Energy Charter Treaty
Signed in 1994, the Energy Charter Treaty promotes energy security via open and competitive energy markets. So far, fifty-two states have signed up, together with the European Union and Euratom.
The Treaty declares that every participating state shall “encourage and create stable, equitable, favourable and transparent conditions for investors”. It explicitly guards against illegal expropriation: investments shall not be nationalised or expropriated except where such a measure is in the public interest, non-discriminatory, lawful and duly compensated.
As a founding father of the Treaty, the Russian Federation argued for its provisional application: upon signature the Treaty should come into force immediately so that participating states would quickly assume their obligations. The Russian Federation has long respected the notion of provisional application, and today it is bound by more than 30 international treaties that include such a clause.
Regarding the Energy Charter Treaty, the Russian Federation did not invoke its right, set out in article 45, to declare itself unable or unwilling to accept provisional application. This option was open to any country that had doubts about the Treaty or its provisional application, and Russia decided not to pursue it. On the contrary, in 1996, the Russian government stated in its explanatory memorandum for ratification of the Treaty that:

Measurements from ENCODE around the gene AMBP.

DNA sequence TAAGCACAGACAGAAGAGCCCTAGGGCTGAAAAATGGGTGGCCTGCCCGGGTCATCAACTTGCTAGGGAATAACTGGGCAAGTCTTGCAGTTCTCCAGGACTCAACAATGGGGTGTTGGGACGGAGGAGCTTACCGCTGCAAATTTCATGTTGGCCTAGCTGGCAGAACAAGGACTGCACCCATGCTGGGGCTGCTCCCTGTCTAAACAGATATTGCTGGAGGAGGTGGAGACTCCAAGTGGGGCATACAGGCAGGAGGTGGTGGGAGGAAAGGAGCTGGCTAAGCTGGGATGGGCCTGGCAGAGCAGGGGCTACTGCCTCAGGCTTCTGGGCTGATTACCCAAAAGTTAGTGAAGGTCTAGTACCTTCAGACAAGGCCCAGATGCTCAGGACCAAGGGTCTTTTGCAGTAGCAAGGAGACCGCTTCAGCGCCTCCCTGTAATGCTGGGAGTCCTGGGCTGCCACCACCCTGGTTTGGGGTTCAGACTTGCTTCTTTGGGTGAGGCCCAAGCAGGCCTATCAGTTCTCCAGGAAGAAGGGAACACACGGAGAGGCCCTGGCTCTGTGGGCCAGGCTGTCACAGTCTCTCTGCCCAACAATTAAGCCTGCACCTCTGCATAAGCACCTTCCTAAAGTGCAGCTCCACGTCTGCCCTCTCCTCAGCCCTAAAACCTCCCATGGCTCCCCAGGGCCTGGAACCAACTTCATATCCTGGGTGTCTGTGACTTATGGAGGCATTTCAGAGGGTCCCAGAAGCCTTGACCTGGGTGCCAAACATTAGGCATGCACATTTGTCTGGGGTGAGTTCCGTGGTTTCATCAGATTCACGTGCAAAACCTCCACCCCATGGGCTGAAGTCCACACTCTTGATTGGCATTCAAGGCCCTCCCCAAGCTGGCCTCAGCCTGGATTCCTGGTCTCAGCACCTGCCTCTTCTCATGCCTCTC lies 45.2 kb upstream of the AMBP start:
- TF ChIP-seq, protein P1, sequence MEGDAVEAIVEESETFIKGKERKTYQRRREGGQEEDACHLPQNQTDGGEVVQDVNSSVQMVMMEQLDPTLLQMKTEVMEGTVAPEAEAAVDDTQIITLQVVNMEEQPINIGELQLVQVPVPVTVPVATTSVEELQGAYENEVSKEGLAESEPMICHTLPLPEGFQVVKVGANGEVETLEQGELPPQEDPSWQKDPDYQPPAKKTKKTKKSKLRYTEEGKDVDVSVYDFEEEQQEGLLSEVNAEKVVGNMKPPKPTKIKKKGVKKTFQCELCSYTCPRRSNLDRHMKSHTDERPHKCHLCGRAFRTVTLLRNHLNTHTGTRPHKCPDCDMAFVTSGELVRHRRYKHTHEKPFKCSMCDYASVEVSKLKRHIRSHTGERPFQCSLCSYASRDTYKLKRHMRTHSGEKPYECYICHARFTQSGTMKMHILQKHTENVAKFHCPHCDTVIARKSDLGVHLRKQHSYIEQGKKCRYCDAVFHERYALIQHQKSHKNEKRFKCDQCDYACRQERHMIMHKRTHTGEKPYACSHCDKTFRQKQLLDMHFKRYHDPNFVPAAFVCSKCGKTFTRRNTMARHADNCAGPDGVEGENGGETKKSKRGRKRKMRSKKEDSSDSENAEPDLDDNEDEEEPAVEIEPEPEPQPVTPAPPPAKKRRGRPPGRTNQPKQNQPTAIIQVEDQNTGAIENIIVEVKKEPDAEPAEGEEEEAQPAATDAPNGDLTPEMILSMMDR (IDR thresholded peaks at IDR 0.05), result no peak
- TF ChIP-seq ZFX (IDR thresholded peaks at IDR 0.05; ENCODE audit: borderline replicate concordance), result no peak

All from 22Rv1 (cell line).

- “The provisions of the [Treaty] are consistent with Russian legislation.”
- “The legal regime of foreign investments envisaged under the [Treaty] is consistent with the provisions of the existing Law on Foreign Investment in [Russia], as well as with the amended version of the Law currently being discussed in the State Duma.”
The Energy Charter Treaty provides for independent, international arbitration. It states that any awards of arbitration shall be “final and binding upon the parties to the dispute.” The Treaty provides the legal basis for the arbitrations commenced in 2005 by GML's wholly owned subsidiaries.